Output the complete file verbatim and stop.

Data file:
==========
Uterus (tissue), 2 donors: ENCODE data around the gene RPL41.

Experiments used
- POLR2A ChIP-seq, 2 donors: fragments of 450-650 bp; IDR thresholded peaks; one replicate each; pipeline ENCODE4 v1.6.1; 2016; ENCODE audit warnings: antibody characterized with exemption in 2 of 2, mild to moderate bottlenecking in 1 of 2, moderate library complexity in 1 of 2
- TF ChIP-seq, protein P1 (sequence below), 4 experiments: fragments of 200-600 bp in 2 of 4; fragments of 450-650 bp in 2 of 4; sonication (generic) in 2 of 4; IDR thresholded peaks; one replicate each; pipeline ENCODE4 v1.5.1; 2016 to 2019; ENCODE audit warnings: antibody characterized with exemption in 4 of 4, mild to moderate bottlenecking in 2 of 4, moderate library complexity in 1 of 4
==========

Uterus (tissue), 2 donors: ENCODE data around the gene RPL41.

Experiments used
- POLR2A ChIP-seq, 2 donors: fragments of 450-650 bp; IDR thresholded peaks; one replicate each; pipeline ENCODE4 v1.6.1; 2016; ENCODE audit warnings: antibody characterized with exemption in 2 of 2, mild to moderate bottlenecking in 1 of 2, moderate library complexity in 1 of 2
- TF ChIP-seq, protein P1 (sequence below), 4 experiments: fragments of 200-600 bp in 2 of 4; fragments of 450-650 bp in 2 of 4; sonication (generic) in 2 of 4; IDR thresholded peaks; one replicate each; pipeline ENCODE4 v1.5.1; 2016 to 2019; ENCODE audit warnings: antibody characterized with exemption in 4 of 4, mild to moderate bottlenecking in 2 of 4, moderate library complexity in 1 of 4